The Department of Buildings has applauded the passage of new legislation approved earlier today by the New York City Council which removes bureaucratic hurdles in the development and move-in process for building owners and occupants throughout the five boroughs.
This legislation creates a new type of temporary Certificate of Occupancy for buildings in our city, the Interim Certificate of Occupancy (ICO), which can be issued for newly constructed portions of buildings that are deemed safe for occupancy, prior to the completion of the entire project.
These new ICOs will not require renewals, cutting red tape for the construction industry while also providing peace of mind to commercial and residential tenants by allowing them to move into a newly constructed space without having to worry about their temporary Certificate of Occupancy expiring. The ICOs will require comprehensive DOB field inspections before they can be issued.
“There’s no time to waste when it comes to helping our neighbors safely move into new apartments or get their businesses up and running,” said Buildings Commissioner Melanie E. La Rocca.
“We are pleased with the passage of this commonsense legislation and look forward to continuing our work with the Council on ways to further streamline the development process while protecting our fellow New Yorkers.”
Interim Certificates of Occupancy
On December 10, 2020, the New York City Council passed Intro. 2033, creating Interim Certificates of Occupancy also known as ICOs, a new type of temporary Certificate of Occupancy for buildings in the city. Certificates of Occupancy are government documents which indicate the legal use and occupancy of buildings. Through this legislation the Department will now be able to issue ICOs, which do not require renewals, for completed portions of new or substantially altered buildings that are found to be safe for occupancy following a DOB inspection.
The issuance of an ICO will mean that specific completed portions of the building comply with city Code and Zoning, have no outstanding violations, have no outstanding issues requiring remediation, and do not need further DOB approvals with respect to that portion of the building.
Property owners and tenants will now be able to safely and more quickly move ahead with commercial or residential occupancy plans without having to worry about an ICO expiring and creating a major disruption.
Prior to this bill’s passage, a finished space in an incomplete new building or major alteration project could only be issued a Temporary Certificate of Occupancy (TCO), which expired after 90 days.
Once the Department issued a TCO, renewal applications had to be filed every three months until the project was completed, and a Final Certificate of Occupancy was issued. Failure to properly renew the paperwork for a TCO could lead to enforcement actions from the Department.
The new ICOs created through this legislation do not require any additional renewals, which results in substantial time savings for the construction industry. ICOs will also add much needed certainty for developers when securing financing for their projects, and provide assurance to commercial and residential tenants moving into a space relying on an ICO because it means there are no outstanding issues requiring DOB intervention.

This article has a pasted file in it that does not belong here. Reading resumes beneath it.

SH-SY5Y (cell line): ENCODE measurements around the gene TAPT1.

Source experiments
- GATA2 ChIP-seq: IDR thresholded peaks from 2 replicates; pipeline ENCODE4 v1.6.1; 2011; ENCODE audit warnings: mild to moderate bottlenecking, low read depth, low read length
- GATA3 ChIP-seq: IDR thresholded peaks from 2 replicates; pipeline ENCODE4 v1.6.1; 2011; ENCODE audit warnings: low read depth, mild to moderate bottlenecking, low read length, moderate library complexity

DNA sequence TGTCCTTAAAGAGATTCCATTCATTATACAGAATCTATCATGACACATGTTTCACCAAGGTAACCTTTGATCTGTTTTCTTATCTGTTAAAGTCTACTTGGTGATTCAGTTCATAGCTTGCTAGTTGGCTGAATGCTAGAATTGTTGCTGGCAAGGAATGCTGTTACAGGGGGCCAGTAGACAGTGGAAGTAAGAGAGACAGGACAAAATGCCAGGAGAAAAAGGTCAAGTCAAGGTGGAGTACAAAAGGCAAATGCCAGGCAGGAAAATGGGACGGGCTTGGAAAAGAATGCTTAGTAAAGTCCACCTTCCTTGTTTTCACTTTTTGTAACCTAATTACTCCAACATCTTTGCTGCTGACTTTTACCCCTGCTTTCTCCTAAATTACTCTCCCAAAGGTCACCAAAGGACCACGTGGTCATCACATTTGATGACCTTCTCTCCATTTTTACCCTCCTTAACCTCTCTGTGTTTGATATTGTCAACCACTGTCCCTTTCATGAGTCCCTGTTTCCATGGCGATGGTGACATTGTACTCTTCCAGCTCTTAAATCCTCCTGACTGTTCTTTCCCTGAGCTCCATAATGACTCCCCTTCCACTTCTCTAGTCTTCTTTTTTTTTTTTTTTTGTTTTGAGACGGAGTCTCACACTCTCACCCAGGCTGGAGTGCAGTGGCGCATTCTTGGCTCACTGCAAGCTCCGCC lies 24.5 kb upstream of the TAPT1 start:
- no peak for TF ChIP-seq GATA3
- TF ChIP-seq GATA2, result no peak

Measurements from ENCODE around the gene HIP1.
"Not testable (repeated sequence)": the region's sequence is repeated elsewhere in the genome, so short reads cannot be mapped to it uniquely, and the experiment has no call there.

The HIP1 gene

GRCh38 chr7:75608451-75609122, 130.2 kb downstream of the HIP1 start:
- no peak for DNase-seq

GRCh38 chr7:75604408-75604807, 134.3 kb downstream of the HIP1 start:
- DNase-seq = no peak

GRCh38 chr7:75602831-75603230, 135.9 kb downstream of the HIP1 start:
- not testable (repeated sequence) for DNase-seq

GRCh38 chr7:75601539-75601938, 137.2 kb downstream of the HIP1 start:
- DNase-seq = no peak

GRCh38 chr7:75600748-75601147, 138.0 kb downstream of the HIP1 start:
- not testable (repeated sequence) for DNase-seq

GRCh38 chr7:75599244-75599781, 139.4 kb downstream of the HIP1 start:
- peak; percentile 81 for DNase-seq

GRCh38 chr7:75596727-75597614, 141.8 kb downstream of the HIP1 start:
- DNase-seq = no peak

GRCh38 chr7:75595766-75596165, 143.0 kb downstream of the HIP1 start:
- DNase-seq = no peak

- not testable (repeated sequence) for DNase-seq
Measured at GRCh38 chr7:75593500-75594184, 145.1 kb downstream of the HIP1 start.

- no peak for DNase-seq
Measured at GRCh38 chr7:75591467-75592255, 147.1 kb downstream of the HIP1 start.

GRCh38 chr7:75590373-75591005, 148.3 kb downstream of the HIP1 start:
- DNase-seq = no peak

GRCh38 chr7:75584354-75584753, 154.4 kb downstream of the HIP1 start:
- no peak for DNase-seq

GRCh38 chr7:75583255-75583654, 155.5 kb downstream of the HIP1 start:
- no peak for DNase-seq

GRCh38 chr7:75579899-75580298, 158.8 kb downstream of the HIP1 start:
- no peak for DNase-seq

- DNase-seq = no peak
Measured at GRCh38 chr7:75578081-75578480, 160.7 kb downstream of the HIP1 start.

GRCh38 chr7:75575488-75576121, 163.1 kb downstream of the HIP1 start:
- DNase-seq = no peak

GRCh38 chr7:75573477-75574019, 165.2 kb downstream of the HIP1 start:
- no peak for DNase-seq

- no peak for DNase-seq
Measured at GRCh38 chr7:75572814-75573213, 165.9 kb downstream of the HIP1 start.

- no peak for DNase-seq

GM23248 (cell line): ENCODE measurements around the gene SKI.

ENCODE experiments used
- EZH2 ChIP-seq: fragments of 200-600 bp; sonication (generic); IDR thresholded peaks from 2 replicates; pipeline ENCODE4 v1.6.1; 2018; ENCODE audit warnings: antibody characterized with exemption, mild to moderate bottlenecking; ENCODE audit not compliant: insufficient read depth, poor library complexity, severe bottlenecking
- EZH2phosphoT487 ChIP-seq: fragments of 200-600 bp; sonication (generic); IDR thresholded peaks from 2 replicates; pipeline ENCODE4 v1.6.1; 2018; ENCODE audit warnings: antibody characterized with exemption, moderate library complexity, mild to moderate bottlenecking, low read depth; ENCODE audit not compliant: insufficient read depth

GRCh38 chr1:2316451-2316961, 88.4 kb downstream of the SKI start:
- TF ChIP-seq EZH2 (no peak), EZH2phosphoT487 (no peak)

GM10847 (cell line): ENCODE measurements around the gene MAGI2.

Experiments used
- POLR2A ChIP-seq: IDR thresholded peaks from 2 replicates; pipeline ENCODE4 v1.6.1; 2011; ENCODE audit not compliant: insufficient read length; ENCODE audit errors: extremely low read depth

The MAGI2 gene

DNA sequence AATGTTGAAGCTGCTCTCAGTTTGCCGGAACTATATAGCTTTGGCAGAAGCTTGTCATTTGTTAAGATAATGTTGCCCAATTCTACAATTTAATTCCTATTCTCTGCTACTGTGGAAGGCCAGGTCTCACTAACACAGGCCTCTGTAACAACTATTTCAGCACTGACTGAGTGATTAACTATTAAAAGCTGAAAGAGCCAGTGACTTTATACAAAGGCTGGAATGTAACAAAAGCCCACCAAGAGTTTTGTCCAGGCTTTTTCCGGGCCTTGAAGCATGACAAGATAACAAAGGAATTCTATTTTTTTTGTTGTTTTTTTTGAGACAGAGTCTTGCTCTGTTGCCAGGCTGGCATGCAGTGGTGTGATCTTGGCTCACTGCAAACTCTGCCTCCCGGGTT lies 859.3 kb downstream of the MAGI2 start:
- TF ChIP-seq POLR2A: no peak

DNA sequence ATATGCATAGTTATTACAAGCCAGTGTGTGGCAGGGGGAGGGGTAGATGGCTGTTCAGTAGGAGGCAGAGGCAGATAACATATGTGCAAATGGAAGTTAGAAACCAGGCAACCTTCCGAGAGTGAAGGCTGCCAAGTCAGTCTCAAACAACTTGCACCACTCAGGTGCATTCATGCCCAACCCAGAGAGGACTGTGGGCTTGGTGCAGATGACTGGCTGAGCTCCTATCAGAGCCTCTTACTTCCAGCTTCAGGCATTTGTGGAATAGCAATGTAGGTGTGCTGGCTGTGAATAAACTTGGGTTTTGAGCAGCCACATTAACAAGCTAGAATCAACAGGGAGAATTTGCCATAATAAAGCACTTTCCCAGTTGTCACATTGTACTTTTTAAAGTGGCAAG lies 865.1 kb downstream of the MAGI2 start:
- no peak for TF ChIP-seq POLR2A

“Time is money for small business owners, and this legislation is a gift of time that they can use to jump-start and grow their business,” said Jonnel Doris, Commissioner of the NYC Department of Small Business Services.
“This initiative helps to support the Mayor’s commitment to cutting red tape for small businesses, especially given the extra challenges they are currently facing during COVID-19.”
“In these unprecedented times, commonsense innovations and the reduction of burdensome regulations like this are exactly what our industry needs to help New York City get back to building,” said Carlo A. Scissura, Esq., President & CEO of the New York Building Congress. “Interim certificates of occupancy will reduce paperwork and streamline the development process without diminishing safety. The Building Congress is grateful the City Council and Department of Buildings are advancing this important legislation.”
“The passage of Intro. 2033 creating Interim Certificates of Occupancy is an important step forward for our industry, allowing for efficient processes for property owners, developers and the DOB, while ensuring tenants can occupy space safely and quickly,” said James Whelan, President of the Real Estate Board of New York (REBNY). “We applaud the New York City Council and the Department of Buildings for working collaboratively on this commonsense reform.”
“The consulting engineering industry applauds DOB’s ongoing efforts to improve the efficiency of the regulatory process while promoting safety. In the current context of the public health emergency, and considering the need for economic recovery at this time, it is critical for the City to cut red tape and streamline the development process. We look forward to continuing the engineering industry’s partnership with DOB to promote safety, design excellence, and jobs in the building sector,” said Jay Simson, President & CEO of the American Council of Engineering Companies of New York (ACEC New York).
“BTEA contractors are so pleased that the Department of Buildings worked with the industry stakeholders and City government to bring an Interim Certificate of Occupancy into the marketplace. The ICO will allow for faster occupancy of the types of modern office, commercial and residential properties that will keep New York City at the forefront of world-class innovative construction,” said Louis Coletti, President & CEO of the Building Trade Employers Association (BTEA)